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Thread: World War 1 & 2

  1. #31
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    Quote Originally Posted by antichrist View Post
    Tidbits re the World Wars that come under my radar and maybe I can relate with some of the oldies here.

    In my early years the political scene was dominated by the Cold War and not learning much about the War in earlier years I am catching up a bit. I am finding it still has a lot of relevance to today's politic.

    One of big crimes in my day was the Soviet interference in Hungry, but nothing was mentioned how Hungry had helped Germany invade the USSR only a decade or two earlier.
    With the older generation dying out their knowledge goes with them. Some have interesting points that are not covered in extensive media programs. For example how Stalin repositioned his war factories away from where Germany's single-engined aircraft could not reach.
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  2. #32
    CC Grandmaster antichrist's Avatar
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    Quote Originally Posted by Capablanca-Fan View Post
    Today (in my American time) is the 70th anniversary of the Hiroshima bomb, which probably saved Nell's life, and she is still going strong at 100.
    Well according to news just yesterday from Japan, they only surrendered because the USSR had declared war on Japan, not because of the A and H bombs.
    (will transfer to World Wars thread wnen locate)
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  3. #33
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    Quote Originally Posted by antichrist View Post
    Well according to news just yesterday from Japan, they only surrendered because the USSR had declared war on Japan, not because of the A and H bombs.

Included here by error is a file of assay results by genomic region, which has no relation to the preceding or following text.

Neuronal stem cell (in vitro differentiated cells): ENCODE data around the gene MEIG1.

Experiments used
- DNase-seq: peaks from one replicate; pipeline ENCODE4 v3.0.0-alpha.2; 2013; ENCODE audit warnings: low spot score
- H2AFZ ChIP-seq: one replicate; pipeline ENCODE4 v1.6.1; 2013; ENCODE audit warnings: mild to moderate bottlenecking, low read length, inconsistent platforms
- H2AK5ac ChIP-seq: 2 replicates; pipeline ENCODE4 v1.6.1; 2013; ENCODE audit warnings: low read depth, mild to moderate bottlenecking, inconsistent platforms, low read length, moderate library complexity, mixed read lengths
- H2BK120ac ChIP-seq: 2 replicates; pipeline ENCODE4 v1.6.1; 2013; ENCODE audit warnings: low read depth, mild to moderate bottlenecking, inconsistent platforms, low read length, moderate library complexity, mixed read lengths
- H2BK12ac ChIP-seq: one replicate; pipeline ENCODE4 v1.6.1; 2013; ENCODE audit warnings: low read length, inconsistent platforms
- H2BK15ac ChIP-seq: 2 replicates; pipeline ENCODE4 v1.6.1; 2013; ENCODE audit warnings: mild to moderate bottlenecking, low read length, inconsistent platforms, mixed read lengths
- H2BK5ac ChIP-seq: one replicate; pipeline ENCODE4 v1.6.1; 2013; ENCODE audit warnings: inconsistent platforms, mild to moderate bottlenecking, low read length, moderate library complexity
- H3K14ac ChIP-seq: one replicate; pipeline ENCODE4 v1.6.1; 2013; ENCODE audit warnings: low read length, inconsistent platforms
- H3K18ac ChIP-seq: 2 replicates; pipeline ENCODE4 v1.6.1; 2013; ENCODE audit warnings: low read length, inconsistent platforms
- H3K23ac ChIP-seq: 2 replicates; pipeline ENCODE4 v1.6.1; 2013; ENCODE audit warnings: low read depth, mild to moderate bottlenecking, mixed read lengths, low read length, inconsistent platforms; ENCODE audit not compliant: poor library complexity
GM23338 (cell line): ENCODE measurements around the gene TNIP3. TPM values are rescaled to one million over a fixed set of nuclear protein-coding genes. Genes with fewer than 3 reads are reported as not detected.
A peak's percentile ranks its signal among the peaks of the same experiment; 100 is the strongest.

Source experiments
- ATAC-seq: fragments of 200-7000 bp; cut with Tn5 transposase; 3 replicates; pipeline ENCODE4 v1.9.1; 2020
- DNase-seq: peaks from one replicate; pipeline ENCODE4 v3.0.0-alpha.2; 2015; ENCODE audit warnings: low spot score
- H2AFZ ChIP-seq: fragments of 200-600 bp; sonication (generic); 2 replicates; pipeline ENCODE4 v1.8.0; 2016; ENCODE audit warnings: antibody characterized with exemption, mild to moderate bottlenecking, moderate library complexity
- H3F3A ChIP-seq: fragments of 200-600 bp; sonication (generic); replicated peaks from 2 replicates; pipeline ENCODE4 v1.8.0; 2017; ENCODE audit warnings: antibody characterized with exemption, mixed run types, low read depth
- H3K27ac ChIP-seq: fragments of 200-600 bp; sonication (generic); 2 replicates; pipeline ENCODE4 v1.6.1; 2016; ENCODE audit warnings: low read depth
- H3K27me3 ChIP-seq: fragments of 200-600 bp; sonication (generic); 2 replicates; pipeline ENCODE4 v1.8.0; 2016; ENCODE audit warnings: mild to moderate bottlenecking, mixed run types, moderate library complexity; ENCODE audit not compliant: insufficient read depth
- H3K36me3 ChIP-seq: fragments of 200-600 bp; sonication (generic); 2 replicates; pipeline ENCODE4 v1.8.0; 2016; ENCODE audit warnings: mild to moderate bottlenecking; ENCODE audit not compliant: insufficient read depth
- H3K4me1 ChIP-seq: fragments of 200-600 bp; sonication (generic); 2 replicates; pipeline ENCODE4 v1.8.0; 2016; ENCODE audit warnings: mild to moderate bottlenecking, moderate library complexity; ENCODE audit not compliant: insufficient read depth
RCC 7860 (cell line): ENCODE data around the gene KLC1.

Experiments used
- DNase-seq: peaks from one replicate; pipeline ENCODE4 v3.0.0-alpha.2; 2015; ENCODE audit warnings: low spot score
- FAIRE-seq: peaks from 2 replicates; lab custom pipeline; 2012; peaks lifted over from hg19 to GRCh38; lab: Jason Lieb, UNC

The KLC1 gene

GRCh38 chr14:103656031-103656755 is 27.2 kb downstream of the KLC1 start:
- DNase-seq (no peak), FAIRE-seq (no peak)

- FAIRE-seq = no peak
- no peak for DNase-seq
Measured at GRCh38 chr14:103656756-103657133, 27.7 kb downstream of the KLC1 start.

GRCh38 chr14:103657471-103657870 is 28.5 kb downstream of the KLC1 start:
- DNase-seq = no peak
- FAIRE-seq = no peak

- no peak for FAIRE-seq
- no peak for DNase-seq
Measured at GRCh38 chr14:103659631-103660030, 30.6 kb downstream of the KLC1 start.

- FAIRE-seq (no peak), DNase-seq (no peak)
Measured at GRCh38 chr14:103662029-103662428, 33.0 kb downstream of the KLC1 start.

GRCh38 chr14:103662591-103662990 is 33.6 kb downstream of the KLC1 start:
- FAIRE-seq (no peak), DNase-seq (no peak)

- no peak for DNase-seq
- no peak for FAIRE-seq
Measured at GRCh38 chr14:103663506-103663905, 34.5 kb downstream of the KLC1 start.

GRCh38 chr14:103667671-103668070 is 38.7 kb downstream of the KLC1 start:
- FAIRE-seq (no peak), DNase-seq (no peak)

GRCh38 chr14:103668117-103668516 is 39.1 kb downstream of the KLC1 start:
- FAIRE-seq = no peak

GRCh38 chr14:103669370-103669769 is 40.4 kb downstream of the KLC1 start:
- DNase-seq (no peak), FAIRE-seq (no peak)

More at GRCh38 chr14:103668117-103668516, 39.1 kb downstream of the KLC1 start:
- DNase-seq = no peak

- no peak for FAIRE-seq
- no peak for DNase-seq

(will transfer to World Wars thread wnen locate)
    America did not have the H bomb in 1945 so that is unlikely to have an effect. But apparently the declaration of war by the USSR was a significant factor which shortened the war that is often overlooked by American historians.

    Not sure how it related to saving Nell's life since there were obviously many dangers after the Japanese surrender for Dutch nationals in Indonesia anyway (as mentioned above).
    So einfach wie möglich, aber nicht einfacher - Albert Einstein

  4. #34
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    Quote Originally Posted by Rincewind View Post
    America did not have the H bomb in 1945 so that is unlikely to have an effect. But apparently the declaration of war by the USSR was a significant factor which shortened the war that is often overlooked by American historians.

    Not sure how it related to saving Nell's life since there were obviously many dangers after the Japanese surrender for Dutch nationals in Indonesia anyway (as mentioned above).
    Even stronger statement is correct. There was no need to bomb Japan - they were about to surrender anyway. The only reasons why USA bombed Japan were 1) to try a new weapon and 2) scare Russians to make them more agreeable. Hundreds of thousands dead was a sacrifice they were happy to make. Never said sorry btw.

  5. #35
    CC Grandmaster antichrist's Avatar
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    I noticed that President, in attempting to justify the bombing mentioned of saving 250,000 American servicemen lives by the bombing (i.e. to make Japan surrender unconditionally), yet in the nuke debates of the seventies and eighties the figure by conservative forces were only 40,000 lives were saved. It appears that Negasaki had already being bombed 5 times and so an unimportant city already. Also mentioned yesterday was how about 50 Japanese cities were already destroyed so another 2 more did not make a difference. They stated that they were afraid of the USSR destroying their emperor system (the emperor may have been frightened).
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  6. #36
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    Quote Originally Posted by Capablanca-Fan View Post